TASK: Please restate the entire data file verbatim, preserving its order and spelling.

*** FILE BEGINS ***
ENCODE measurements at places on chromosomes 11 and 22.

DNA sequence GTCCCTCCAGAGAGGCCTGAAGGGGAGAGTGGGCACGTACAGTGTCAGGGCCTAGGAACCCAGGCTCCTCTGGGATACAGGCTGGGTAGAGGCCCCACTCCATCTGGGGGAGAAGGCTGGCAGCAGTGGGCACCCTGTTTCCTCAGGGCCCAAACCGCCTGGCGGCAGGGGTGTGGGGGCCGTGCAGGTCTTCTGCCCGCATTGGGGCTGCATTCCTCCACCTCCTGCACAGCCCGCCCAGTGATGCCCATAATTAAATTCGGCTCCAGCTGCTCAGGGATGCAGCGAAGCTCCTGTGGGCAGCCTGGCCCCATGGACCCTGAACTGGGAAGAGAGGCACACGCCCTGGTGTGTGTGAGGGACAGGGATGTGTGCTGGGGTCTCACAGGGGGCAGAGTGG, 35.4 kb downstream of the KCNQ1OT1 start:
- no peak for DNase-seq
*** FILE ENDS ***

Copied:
ENCODE measurements at places on chromosomes 11 and 22.

DNA sequence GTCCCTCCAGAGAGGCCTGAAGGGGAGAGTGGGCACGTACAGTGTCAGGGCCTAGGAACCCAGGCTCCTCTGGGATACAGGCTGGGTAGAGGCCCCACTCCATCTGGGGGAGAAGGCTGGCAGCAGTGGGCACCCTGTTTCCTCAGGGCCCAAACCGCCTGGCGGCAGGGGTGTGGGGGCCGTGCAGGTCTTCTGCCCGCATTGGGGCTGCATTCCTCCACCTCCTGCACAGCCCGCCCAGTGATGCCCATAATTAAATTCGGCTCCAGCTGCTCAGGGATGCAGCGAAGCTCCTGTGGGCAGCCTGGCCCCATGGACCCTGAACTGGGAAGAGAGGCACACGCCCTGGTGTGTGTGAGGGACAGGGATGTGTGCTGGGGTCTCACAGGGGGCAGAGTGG, 35.4 kb downstream of the KCNQ1OT1 start:
- no peak for DNase-seq